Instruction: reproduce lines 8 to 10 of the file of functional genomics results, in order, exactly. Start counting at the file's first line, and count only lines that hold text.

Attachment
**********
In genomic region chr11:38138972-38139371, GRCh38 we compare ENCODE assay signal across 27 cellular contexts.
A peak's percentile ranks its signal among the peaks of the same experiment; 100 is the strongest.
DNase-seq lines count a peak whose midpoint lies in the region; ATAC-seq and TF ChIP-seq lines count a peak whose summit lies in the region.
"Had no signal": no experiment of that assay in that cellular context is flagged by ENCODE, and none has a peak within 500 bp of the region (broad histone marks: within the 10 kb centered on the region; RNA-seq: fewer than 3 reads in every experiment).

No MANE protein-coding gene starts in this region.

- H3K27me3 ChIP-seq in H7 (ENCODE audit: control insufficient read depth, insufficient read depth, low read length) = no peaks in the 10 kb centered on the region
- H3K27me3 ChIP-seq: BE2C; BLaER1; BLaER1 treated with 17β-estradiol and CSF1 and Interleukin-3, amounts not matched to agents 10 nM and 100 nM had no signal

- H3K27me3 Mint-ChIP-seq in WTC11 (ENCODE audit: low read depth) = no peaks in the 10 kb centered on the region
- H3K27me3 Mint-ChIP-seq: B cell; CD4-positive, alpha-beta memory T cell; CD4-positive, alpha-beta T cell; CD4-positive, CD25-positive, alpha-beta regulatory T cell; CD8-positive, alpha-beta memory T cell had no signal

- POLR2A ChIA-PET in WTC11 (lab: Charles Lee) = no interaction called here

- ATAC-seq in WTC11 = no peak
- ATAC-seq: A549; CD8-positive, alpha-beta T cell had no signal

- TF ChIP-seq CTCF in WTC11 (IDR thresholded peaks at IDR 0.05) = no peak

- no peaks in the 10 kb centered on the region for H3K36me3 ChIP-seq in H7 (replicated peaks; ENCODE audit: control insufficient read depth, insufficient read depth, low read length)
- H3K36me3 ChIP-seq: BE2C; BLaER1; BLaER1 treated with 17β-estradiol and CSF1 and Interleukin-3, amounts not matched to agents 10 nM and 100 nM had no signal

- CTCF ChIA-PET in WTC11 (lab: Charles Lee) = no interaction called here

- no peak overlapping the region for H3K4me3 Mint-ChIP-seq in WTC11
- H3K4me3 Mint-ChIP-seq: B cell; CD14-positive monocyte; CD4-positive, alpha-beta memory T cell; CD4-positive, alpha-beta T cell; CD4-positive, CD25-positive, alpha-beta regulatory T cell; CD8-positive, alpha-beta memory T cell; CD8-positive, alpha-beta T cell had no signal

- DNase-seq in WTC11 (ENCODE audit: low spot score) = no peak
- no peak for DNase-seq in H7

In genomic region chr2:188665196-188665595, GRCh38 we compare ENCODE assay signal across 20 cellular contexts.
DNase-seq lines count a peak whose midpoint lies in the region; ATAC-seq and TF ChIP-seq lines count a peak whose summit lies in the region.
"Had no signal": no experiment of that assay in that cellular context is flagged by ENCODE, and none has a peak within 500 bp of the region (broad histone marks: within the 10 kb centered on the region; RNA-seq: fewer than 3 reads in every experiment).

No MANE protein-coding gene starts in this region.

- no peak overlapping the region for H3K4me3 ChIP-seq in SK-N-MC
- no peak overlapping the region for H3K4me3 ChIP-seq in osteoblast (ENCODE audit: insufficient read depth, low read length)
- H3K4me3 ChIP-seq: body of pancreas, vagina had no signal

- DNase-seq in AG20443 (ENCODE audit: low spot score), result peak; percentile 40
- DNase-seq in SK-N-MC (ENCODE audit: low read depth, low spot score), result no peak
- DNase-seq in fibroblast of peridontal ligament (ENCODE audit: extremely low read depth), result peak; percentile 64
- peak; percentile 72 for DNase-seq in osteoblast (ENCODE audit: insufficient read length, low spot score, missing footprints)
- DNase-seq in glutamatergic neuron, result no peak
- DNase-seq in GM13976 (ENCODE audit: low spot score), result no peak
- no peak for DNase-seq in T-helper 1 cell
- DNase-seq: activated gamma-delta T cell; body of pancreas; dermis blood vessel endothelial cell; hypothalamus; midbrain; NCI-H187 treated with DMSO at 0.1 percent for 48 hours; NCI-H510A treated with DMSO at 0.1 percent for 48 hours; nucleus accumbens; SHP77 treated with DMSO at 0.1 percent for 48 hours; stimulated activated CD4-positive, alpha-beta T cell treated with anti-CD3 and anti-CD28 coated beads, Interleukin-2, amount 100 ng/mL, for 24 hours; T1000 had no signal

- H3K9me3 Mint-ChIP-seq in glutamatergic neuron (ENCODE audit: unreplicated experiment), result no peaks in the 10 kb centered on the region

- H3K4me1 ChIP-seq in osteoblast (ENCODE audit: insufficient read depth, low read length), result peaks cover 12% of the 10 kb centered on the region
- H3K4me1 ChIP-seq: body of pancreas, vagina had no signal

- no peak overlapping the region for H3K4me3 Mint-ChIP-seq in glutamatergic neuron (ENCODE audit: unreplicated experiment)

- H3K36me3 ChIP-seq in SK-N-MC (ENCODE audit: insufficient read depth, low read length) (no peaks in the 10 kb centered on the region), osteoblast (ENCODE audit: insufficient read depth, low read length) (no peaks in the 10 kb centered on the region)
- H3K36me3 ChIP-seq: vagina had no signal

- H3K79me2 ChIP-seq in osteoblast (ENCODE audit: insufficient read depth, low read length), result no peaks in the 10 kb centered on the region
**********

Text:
- H3K27me3 Mint-ChIP-seq in WTC11 (ENCODE audit: low read depth) = no peaks in the 10 kb centered on the region
- H3K27me3 Mint-ChIP-seq: B cell; CD4-positive, alpha-beta memory T cell; CD4-positive, alpha-beta T cell; CD4-positive, CD25-positive, alpha-beta regulatory T cell; CD8-positive, alpha-beta memory T cell had no signal

- POLR2A ChIA-PET in WTC11 (lab: Charles Lee) = no interaction called here